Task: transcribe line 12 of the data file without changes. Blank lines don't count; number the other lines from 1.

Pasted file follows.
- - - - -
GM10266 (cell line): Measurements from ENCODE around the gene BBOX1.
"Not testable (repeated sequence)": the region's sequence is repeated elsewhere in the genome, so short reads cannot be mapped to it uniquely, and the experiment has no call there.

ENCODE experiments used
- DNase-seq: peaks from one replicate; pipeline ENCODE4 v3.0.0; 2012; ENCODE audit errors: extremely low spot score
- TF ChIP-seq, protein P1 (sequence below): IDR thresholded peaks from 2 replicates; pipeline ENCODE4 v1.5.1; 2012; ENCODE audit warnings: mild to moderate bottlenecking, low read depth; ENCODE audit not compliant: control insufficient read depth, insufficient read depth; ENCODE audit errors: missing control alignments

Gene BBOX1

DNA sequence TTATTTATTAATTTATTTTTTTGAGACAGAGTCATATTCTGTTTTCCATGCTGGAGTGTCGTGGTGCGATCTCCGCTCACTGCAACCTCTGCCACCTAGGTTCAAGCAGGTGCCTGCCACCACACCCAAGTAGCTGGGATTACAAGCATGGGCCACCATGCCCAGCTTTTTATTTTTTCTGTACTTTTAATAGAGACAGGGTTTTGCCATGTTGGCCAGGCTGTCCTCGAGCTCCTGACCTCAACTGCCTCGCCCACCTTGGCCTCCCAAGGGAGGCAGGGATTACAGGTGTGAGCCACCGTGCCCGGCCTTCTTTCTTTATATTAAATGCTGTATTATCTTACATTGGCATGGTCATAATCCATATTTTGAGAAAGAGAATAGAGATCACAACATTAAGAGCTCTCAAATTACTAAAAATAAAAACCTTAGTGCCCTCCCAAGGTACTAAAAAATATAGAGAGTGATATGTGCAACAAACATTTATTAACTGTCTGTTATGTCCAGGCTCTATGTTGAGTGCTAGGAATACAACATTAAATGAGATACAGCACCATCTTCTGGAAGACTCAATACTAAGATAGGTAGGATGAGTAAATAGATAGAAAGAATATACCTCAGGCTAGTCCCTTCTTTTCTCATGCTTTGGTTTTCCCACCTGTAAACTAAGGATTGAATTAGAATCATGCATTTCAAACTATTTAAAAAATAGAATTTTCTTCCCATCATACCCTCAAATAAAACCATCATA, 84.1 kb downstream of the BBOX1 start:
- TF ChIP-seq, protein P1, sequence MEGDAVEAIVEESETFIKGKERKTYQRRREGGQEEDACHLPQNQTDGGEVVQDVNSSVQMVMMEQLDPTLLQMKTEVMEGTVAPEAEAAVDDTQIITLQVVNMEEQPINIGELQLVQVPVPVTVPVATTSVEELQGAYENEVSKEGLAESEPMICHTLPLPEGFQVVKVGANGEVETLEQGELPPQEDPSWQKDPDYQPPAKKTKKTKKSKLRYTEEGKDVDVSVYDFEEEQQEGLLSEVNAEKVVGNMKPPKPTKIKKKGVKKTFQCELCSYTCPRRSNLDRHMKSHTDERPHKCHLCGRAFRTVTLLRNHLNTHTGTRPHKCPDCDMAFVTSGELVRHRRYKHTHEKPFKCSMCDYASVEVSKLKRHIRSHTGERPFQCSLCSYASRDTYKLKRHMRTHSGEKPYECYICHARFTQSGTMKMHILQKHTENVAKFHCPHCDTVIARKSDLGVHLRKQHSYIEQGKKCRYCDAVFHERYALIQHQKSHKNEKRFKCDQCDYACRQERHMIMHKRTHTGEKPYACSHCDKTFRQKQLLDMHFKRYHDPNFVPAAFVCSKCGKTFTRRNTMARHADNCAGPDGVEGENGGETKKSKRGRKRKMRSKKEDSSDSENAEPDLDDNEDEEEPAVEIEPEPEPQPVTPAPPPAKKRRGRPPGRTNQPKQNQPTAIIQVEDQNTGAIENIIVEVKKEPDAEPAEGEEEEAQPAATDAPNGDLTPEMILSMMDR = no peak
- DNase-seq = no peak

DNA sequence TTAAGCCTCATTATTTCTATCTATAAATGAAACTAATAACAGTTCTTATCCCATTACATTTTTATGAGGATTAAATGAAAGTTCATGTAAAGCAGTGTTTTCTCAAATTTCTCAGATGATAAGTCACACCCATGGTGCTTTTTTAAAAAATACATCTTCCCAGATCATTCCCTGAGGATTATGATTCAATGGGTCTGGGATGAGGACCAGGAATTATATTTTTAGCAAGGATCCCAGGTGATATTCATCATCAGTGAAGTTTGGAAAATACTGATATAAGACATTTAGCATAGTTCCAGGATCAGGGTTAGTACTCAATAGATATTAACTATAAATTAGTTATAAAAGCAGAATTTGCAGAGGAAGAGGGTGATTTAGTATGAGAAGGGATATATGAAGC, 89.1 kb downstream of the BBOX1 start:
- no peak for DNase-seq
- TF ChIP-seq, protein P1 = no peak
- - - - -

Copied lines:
- TF ChIP-seq, protein P1 = no peak